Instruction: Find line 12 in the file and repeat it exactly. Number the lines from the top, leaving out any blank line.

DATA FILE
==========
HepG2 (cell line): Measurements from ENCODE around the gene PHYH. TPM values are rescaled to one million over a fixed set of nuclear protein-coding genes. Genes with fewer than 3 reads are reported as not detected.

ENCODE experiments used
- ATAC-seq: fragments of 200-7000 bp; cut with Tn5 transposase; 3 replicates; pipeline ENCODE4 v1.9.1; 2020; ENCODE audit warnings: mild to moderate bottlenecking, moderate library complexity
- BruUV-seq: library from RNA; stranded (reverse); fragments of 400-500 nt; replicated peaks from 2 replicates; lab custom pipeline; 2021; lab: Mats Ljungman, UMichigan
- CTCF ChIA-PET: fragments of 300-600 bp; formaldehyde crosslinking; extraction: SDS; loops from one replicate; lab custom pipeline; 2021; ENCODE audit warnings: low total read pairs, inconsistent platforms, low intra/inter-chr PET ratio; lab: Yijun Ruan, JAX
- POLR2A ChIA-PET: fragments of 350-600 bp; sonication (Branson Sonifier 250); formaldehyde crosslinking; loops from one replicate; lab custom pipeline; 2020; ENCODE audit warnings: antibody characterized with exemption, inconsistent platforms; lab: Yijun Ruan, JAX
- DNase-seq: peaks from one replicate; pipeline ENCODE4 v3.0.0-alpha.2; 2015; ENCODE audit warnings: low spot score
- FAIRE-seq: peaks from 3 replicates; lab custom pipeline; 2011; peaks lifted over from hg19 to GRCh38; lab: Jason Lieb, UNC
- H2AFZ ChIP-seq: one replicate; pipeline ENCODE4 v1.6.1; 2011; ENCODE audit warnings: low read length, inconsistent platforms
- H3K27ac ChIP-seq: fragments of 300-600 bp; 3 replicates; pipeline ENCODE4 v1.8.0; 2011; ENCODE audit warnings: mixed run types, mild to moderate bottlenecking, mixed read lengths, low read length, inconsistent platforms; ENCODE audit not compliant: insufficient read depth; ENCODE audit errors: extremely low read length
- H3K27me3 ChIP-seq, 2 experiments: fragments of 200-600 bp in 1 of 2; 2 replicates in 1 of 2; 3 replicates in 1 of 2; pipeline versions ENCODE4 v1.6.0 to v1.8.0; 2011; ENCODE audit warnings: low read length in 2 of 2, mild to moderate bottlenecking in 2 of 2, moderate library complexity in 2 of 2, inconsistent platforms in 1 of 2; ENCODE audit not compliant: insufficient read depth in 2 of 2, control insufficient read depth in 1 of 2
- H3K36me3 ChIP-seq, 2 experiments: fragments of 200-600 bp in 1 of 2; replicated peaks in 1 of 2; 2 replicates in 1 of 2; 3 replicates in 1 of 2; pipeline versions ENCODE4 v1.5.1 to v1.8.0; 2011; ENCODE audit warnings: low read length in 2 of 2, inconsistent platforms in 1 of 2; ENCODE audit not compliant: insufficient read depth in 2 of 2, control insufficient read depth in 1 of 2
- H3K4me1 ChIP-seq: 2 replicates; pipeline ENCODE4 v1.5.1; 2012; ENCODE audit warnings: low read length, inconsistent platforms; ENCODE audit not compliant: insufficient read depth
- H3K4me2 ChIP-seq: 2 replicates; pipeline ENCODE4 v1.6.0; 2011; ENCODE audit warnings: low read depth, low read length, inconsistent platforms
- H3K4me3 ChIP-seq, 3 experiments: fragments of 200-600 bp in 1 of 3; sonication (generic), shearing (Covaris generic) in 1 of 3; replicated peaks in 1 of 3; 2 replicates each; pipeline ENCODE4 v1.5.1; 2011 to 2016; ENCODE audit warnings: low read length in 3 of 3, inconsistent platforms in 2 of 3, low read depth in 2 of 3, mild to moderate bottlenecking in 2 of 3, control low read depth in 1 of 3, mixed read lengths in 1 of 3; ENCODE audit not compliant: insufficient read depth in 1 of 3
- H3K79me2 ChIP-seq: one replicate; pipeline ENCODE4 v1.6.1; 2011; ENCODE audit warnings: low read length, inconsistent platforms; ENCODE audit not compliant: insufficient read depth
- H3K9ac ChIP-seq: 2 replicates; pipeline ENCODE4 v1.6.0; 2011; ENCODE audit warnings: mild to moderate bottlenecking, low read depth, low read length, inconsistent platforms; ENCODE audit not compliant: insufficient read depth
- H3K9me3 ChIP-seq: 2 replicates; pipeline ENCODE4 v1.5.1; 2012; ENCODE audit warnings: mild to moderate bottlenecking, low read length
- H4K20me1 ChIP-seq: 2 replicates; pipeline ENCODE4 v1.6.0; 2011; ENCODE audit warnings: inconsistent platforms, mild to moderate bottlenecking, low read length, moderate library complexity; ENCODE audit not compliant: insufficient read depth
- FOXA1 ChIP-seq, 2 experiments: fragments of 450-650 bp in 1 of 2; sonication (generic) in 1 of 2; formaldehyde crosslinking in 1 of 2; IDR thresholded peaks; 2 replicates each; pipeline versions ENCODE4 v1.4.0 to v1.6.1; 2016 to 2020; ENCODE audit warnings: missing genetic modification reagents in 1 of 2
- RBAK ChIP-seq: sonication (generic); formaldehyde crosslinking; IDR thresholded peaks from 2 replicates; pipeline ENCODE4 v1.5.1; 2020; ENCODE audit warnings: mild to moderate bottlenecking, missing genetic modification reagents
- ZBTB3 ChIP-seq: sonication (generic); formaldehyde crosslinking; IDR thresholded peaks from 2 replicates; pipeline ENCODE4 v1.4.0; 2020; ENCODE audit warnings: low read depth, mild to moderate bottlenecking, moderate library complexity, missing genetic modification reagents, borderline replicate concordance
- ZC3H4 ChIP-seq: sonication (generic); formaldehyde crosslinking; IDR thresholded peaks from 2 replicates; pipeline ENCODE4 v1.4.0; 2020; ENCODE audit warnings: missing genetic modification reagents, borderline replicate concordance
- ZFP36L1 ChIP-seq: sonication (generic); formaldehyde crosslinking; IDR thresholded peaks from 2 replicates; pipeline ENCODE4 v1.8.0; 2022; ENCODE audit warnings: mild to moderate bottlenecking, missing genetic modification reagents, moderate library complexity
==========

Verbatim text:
- H3K36me3 ChIP-seq, 2 experiments: fragments of 200-600 bp in 1 of 2; replicated peaks in 1 of 2; 2 replicates in 1 of 2; 3 replicates in 1 of 2; pipeline versions ENCODE4 v1.5.1 to v1.8.0; 2011; ENCODE audit warnings: low read length in 2 of 2, inconsistent platforms in 1 of 2; ENCODE audit not compliant: insufficient read depth in 2 of 2, control insufficient read depth in 1 of 2